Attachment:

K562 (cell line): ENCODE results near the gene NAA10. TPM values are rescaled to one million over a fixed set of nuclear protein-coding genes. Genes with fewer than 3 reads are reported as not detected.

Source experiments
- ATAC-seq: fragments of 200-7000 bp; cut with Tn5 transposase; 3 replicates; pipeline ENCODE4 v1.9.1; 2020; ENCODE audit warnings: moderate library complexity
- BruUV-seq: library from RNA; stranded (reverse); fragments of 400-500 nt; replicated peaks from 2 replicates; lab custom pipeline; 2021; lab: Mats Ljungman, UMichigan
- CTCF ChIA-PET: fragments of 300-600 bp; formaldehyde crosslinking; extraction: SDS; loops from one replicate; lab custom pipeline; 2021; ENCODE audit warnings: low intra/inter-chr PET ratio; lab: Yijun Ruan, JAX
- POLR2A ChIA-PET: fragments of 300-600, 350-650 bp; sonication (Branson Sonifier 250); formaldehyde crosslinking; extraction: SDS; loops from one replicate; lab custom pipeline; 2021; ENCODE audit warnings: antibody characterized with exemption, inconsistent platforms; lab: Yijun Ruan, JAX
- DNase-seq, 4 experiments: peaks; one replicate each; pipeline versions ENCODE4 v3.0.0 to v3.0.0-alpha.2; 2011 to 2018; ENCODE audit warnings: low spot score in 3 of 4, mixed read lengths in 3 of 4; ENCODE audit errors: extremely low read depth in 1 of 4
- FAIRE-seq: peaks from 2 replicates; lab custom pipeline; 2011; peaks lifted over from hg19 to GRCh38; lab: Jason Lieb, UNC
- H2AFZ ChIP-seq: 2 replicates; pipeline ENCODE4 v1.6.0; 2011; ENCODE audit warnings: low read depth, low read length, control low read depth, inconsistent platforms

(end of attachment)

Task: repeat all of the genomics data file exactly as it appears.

K562 (cell line): ENCODE results near the gene NAA10. TPM values are rescaled to one million over a fixed set of nuclear protein-coding genes. Genes with fewer than 3 reads are reported as not detected.

Source experiments
- ATAC-seq: fragments of 200-7000 bp; cut with Tn5 transposase; 3 replicates; pipeline ENCODE4 v1.9.1; 2020; ENCODE audit warnings: moderate library complexity
- BruUV-seq: library from RNA; stranded (reverse); fragments of 400-500 nt; replicated peaks from 2 replicates; lab custom pipeline; 2021; lab: Mats Ljungman, UMichigan
- CTCF ChIA-PET: fragments of 300-600 bp; formaldehyde crosslinking; extraction: SDS; loops from one replicate; lab custom pipeline; 2021; ENCODE audit warnings: low intra/inter-chr PET ratio; lab: Yijun Ruan, JAX
- POLR2A ChIA-PET: fragments of 300-600, 350-650 bp; sonication (Branson Sonifier 250); formaldehyde crosslinking; extraction: SDS; loops from one replicate; lab custom pipeline; 2021; ENCODE audit warnings: antibody characterized with exemption, inconsistent platforms; lab: Yijun Ruan, JAX
- DNase-seq, 4 experiments: peaks; one replicate each; pipeline versions ENCODE4 v3.0.0 to v3.0.0-alpha.2; 2011 to 2018; ENCODE audit warnings: low spot score in 3 of 4, mixed read lengths in 3 of 4; ENCODE audit errors: extremely low read depth in 1 of 4
- FAIRE-seq: peaks from 2 replicates; lab custom pipeline; 2011; peaks lifted over from hg19 to GRCh38; lab: Jason Lieb, UNC
- H2AFZ ChIP-seq: 2 replicates; pipeline ENCODE4 v1.6.0; 2011; ENCODE audit warnings: low read depth, low read length, control low read depth, inconsistent platforms